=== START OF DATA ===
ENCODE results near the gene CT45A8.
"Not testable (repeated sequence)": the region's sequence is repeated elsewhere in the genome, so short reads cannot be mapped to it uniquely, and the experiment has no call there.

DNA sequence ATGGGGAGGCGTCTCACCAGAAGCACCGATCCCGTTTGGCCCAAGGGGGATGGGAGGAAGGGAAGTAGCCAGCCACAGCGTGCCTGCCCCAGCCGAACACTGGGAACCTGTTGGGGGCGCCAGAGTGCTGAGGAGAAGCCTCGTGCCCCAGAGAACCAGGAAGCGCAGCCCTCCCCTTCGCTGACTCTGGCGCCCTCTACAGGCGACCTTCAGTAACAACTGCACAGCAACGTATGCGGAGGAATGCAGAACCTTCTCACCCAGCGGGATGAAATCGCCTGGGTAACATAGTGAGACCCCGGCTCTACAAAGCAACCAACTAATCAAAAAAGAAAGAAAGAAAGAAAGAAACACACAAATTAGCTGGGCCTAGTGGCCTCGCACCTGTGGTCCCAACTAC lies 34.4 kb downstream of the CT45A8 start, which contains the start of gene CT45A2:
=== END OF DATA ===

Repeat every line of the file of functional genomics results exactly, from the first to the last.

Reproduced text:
ENCODE results near the gene CT45A8.
"Not testable (repeated sequence)": the region's sequence is repeated elsewhere in the genome, so short reads cannot be mapped to it uniquely, and the experiment has no call there.

DNA sequence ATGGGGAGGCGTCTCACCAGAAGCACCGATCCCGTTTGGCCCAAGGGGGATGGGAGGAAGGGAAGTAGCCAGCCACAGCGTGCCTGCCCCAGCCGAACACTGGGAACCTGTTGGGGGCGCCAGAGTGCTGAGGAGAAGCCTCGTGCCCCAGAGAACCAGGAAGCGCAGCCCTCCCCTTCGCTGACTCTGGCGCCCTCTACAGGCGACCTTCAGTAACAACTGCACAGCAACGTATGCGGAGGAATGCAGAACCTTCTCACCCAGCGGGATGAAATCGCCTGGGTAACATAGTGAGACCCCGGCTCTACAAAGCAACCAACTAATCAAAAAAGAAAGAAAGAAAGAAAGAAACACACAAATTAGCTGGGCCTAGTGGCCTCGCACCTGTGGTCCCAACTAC lies 34.4 kb downstream of the CT45A8 start, which contains the start of gene CT45A2: